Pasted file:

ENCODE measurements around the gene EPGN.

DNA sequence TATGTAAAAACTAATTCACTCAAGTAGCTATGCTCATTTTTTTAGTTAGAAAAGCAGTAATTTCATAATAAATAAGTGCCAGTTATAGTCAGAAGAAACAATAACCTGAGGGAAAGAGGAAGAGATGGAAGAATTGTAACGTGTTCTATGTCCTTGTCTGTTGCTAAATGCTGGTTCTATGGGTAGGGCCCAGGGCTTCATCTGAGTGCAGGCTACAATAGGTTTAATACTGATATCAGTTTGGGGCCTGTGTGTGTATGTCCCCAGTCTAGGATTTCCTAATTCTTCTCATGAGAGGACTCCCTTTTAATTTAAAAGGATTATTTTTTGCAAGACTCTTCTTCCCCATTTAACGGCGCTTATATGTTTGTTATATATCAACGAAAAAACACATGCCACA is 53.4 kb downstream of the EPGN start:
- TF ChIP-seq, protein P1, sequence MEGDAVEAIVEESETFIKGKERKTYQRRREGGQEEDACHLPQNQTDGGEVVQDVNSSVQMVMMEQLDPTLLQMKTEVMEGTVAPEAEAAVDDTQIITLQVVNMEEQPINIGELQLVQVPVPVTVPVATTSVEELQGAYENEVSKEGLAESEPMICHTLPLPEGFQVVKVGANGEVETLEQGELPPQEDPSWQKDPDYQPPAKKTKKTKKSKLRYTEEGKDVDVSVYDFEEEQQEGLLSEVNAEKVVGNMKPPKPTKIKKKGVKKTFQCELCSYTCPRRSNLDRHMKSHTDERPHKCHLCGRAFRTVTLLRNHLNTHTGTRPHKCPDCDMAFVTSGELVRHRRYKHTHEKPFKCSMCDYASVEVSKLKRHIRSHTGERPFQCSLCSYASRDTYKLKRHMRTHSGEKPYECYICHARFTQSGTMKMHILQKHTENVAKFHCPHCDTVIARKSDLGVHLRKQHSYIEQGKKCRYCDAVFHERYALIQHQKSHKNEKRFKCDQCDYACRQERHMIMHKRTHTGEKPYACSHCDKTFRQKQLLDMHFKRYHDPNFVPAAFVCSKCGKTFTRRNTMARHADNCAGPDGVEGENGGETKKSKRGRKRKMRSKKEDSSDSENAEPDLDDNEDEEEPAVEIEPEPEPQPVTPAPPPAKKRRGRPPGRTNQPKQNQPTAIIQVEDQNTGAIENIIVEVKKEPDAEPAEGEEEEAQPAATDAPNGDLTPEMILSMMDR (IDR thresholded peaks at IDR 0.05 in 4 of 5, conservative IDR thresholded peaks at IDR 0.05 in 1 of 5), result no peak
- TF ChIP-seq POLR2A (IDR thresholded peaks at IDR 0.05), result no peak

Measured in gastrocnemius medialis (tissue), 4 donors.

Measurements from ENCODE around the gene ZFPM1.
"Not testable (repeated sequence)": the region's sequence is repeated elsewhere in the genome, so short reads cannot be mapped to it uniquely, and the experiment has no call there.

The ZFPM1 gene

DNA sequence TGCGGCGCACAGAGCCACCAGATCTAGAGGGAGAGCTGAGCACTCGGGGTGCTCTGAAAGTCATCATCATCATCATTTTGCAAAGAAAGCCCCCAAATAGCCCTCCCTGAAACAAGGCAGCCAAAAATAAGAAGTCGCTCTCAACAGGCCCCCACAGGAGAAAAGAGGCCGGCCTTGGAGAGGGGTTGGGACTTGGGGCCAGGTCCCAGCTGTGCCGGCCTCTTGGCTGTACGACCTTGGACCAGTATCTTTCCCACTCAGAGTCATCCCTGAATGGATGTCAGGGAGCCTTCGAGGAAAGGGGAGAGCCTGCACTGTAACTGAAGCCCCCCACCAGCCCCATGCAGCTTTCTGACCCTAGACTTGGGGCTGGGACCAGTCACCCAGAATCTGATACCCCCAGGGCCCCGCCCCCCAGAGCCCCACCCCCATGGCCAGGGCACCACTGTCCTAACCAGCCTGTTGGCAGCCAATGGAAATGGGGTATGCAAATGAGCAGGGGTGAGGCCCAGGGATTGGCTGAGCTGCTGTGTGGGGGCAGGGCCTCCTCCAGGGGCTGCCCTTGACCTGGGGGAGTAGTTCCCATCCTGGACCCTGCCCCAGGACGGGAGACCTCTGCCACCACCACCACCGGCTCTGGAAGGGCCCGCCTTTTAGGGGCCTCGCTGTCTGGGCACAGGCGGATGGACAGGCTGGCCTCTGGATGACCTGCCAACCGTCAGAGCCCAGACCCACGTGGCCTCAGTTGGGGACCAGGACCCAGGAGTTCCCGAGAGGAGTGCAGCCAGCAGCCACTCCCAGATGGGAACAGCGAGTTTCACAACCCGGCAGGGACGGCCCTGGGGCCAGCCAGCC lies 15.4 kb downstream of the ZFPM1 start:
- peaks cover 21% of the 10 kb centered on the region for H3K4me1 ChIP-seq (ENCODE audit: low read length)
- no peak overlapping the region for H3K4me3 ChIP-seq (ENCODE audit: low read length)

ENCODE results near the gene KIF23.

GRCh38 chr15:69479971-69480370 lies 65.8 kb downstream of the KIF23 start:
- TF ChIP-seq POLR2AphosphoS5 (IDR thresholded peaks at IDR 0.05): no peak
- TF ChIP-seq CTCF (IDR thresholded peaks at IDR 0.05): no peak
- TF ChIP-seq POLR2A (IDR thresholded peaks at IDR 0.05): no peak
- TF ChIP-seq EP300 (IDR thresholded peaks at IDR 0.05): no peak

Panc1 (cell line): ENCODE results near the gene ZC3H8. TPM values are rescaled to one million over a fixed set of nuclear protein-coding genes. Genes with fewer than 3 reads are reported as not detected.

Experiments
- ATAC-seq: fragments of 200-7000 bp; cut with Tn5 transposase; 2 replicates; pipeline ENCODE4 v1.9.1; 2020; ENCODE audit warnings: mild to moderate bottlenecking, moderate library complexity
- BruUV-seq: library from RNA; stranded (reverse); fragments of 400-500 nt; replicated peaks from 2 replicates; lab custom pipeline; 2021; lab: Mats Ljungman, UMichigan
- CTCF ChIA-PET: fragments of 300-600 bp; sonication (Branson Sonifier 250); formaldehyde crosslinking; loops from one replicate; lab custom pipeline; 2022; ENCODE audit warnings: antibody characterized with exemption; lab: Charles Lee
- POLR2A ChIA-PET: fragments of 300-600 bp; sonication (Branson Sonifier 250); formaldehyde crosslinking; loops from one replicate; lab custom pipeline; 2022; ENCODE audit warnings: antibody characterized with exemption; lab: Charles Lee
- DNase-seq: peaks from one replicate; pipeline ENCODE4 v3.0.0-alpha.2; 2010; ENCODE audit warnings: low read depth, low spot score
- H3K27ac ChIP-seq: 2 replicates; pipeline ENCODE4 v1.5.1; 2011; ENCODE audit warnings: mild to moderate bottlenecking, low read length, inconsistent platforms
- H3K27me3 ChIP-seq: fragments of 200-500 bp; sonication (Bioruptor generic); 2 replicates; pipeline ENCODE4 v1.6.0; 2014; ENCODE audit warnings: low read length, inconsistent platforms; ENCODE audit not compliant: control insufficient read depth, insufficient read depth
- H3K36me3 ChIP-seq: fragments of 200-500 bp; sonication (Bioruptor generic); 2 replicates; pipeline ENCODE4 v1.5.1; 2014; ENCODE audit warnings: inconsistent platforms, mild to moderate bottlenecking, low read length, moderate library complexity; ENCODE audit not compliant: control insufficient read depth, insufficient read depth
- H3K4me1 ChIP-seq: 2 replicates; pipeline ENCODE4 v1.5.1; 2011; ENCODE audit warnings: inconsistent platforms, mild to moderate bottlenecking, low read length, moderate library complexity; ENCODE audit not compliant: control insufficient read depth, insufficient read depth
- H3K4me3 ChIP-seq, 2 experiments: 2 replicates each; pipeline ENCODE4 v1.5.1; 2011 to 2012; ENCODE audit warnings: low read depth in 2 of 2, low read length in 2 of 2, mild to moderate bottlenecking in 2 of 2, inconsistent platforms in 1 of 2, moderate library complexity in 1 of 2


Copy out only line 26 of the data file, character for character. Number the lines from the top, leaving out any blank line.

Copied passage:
- H3K27me3 ChIP-seq: fragments of 200-500 bp; sonication (Bioruptor generic); 2 replicates; pipeline ENCODE4 v1.6.0; 2014; ENCODE audit warnings: low read length, inconsistent platforms; ENCODE audit not compliant: control insufficient read depth, insufficient read depth